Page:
Friday, 11 January 2013

The purpose of requiring two kinds of grace to gain admission to heaven

To go to heaven as a Catholic you need

  1. Actual Grace
  2. Sanctifying Grace

The former you acquire through the grace of your thoughts and words and deeds.

The latter you have conferred upon you by a member of the priesthood.

Catholics dislike Protestants who dispense with the services of the priesthood because the whole basis of Catholicism is about proclaiming that they have a top priest ie the Pope who would be the moral arbiter of the whole of Christendom.   It is therefore a very centralised and necessarily hierarchical hierarchy.  They know that any Christian who dispenses with the Pope will start altering Christian doctrine until it is no longer recognisable as Christian doctrine eg gay marriage and female bishops.   The centre must hold, or all is lost, is the Catholic view.

Sanctifying grace is a concept designed to perpetuate the role of Catholic clergy by giving them something to do, eg perform baptisms and last rites.

Jews and Muslims who have made a point of not having a celibate but corrupt priesthood therefore do not have complicated requirements with regard to the kinds of grace you are required to have in order to enter heaven.  Rabbis and imams are not considered by Jews and Muslims to be imbued by any special powers to confer grace and run their religion in a more egalitarian and transparent way..  Read this to experience the true meaning of long, confusing, incoherent, boring and intellectually vacuous.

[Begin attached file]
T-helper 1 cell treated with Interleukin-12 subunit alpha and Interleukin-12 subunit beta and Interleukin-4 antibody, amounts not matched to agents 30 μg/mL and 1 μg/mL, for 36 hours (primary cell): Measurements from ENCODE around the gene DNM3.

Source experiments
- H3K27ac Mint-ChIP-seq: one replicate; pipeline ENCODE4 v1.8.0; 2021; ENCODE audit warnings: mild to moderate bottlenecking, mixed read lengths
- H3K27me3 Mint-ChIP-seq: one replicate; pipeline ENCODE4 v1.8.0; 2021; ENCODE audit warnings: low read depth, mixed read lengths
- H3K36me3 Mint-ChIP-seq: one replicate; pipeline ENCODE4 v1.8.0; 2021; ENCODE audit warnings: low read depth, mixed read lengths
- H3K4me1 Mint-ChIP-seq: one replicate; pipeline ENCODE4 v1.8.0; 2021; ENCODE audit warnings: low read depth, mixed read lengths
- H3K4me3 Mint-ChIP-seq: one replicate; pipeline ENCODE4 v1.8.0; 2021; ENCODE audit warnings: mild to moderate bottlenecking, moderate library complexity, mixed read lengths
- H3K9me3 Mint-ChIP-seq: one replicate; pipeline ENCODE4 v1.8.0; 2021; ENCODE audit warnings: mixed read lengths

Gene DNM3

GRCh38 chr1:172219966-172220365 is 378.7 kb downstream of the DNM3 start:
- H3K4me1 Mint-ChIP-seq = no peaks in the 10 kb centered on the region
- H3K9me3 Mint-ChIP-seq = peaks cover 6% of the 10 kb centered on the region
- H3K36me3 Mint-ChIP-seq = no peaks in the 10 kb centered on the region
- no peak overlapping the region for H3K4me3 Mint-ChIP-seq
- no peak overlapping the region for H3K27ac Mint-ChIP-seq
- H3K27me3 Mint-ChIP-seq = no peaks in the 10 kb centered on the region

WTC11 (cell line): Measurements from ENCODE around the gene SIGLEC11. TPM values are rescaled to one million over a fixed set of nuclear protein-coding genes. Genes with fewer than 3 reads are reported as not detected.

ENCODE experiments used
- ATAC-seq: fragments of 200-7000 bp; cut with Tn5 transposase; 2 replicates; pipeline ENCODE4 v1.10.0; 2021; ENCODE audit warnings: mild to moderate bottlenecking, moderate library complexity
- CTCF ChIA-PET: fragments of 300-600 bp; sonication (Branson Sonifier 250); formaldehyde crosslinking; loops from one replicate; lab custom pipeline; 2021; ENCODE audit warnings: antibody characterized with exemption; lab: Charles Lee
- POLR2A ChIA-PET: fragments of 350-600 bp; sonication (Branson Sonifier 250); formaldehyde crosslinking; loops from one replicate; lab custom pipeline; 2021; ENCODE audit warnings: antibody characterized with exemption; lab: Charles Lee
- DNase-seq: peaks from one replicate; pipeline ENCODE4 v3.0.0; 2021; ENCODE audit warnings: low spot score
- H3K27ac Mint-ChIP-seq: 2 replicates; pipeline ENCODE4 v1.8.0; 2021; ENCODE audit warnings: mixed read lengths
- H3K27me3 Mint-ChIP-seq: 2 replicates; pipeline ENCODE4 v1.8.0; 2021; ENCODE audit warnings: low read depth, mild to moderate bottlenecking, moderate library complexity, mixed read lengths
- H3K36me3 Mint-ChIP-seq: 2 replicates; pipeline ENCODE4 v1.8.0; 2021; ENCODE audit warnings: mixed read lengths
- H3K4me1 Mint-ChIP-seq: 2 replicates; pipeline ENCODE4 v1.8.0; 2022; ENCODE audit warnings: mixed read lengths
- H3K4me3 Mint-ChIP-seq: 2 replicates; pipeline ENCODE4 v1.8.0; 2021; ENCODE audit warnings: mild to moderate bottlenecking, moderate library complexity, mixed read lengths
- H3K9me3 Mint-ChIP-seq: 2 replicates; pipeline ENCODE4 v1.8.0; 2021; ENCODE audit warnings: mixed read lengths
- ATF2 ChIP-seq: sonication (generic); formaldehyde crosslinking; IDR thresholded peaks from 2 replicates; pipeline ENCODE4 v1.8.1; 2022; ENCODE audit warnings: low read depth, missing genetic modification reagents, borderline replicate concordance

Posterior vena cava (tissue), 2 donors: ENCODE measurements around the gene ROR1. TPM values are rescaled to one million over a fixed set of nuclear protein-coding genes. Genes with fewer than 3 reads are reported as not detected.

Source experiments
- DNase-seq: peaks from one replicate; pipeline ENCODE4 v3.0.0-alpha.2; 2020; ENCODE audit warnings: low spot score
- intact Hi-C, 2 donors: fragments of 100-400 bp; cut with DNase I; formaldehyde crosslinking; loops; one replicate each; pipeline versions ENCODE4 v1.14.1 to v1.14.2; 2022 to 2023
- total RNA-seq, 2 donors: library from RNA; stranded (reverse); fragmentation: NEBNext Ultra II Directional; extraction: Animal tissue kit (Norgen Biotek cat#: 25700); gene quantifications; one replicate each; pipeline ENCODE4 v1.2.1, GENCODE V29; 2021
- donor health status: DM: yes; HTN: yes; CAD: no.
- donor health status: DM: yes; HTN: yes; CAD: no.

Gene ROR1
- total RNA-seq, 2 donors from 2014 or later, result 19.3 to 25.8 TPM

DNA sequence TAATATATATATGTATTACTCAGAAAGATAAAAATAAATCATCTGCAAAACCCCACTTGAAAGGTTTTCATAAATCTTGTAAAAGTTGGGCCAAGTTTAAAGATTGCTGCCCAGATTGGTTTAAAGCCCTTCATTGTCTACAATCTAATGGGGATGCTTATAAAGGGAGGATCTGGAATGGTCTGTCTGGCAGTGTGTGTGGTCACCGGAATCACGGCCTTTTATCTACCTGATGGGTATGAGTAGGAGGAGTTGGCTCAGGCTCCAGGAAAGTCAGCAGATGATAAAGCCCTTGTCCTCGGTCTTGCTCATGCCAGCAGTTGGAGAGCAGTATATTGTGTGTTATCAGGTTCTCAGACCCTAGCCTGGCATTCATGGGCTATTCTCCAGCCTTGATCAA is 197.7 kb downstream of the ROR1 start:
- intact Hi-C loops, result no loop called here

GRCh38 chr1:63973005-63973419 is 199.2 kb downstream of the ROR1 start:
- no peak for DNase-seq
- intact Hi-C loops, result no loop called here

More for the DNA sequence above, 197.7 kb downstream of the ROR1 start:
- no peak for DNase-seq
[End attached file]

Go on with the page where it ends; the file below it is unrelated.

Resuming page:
Democratic Nationalist said...

Excuse me, but if you think that priests are filled with corruption and celibacy, then think again about imams in the Shia context- they think that they have God's grace to believe that they are free from sin, chosen by God and allowed to lead humanity they want and that they must be followed by everyone because they are appointed by God. So in that respect, they too seem to have sanctifying grace.

Claire Khaw said...

I am not standing up at all for the way the Koran is being currently interpreted or the way Islam is currently practised.